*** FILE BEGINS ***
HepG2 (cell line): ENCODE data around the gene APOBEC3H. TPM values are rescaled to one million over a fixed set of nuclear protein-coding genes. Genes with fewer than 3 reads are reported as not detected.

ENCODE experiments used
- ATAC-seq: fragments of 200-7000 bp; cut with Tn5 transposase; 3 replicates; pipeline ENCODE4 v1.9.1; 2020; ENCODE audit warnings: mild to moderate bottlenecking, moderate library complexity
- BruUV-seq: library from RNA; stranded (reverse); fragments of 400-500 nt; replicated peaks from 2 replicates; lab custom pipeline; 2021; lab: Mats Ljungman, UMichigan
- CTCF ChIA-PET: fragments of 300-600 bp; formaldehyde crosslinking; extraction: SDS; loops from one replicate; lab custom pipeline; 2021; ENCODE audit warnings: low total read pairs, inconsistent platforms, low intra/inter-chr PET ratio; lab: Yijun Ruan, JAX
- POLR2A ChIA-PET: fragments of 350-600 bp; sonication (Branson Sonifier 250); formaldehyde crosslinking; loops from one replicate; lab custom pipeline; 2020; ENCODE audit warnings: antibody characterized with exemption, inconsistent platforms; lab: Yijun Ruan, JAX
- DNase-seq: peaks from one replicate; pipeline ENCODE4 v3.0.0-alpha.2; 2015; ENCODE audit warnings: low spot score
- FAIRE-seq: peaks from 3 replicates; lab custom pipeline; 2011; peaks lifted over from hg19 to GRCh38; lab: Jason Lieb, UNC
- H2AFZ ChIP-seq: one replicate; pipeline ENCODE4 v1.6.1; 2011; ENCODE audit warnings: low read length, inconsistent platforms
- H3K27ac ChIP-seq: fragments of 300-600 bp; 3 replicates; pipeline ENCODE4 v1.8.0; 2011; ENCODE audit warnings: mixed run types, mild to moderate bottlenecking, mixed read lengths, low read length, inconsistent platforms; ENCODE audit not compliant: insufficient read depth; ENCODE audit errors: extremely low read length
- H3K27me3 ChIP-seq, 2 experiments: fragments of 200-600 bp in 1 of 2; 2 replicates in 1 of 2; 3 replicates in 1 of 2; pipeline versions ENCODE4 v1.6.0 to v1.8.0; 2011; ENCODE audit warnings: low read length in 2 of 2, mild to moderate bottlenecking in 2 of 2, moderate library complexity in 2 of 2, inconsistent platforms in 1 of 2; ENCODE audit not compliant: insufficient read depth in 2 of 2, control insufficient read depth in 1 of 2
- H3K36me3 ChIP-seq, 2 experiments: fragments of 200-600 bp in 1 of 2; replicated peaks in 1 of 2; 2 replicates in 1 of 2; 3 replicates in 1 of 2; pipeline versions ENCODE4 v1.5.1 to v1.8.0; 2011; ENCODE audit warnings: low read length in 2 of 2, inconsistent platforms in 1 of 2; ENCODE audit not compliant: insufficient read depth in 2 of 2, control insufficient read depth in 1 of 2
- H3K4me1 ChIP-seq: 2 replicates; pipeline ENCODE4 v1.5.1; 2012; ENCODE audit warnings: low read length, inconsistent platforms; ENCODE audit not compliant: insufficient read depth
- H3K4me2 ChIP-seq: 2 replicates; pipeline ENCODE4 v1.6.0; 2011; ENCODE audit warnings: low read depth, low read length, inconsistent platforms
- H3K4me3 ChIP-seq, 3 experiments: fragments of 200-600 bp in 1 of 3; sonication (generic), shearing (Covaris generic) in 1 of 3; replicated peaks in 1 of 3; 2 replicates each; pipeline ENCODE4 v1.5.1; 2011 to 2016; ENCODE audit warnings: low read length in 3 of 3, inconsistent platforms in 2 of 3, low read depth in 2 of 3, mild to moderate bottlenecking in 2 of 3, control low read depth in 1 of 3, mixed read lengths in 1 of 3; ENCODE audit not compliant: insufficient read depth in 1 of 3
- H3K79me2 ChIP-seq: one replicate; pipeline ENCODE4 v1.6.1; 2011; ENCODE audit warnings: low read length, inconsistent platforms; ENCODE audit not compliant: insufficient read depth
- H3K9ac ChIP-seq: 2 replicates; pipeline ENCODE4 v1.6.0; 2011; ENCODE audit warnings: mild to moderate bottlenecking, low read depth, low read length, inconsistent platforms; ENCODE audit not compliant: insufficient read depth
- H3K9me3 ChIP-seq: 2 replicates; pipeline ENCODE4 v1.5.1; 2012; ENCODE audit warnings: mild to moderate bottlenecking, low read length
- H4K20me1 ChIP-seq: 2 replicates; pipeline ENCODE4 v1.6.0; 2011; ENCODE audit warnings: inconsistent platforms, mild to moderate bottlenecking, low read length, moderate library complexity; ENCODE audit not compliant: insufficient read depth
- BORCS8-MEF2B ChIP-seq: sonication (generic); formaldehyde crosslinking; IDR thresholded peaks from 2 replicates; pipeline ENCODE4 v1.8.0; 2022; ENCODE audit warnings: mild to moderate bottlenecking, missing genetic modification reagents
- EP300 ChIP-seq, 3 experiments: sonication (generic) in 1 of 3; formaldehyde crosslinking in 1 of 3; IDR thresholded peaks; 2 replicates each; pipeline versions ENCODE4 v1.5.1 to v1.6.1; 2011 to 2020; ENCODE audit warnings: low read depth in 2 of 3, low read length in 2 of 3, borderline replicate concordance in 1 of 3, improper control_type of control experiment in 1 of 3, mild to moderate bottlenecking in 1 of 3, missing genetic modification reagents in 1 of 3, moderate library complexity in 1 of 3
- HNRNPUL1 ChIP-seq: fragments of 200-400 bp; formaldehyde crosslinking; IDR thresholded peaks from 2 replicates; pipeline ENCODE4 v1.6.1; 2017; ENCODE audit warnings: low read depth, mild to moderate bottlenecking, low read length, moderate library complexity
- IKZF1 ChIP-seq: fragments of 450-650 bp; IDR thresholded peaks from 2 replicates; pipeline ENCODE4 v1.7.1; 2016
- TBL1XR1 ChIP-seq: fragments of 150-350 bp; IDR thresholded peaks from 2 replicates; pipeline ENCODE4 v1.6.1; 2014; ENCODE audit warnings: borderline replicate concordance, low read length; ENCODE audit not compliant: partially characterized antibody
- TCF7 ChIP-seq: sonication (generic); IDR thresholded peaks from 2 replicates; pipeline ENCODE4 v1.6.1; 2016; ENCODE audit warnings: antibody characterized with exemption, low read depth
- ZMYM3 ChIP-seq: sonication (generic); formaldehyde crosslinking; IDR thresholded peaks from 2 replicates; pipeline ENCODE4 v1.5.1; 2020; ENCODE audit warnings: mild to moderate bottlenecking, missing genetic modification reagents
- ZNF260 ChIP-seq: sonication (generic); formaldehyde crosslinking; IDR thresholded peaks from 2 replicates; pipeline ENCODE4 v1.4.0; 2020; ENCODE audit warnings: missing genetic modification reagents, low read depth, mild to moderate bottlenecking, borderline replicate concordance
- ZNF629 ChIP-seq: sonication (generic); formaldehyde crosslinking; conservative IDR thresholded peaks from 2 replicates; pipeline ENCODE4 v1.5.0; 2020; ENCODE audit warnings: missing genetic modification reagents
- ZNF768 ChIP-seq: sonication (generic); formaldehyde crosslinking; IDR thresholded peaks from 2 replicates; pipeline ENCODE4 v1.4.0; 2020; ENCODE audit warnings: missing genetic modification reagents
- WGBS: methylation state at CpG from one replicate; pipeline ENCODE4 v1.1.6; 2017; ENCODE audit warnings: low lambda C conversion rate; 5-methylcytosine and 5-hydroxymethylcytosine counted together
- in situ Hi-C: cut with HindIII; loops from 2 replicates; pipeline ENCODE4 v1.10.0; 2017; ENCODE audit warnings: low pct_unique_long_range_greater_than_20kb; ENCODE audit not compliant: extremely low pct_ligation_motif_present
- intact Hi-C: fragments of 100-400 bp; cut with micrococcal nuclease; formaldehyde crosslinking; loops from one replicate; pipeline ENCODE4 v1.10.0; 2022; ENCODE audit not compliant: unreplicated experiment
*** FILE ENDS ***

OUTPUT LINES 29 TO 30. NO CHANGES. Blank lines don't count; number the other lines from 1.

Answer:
- ZNF768 ChIP-seq: sonication (generic); formaldehyde crosslinking; IDR thresholded peaks from 2 replicates; pipeline ENCODE4 v1.4.0; 2020; ENCODE audit warnings: missing genetic modification reagents
- WGBS: methylation state at CpG from one replicate; pipeline ENCODE4 v1.1.6; 2017; ENCODE audit warnings: low lambda C conversion rate; 5-methylcytosine and 5-hydroxymethylcytosine counted together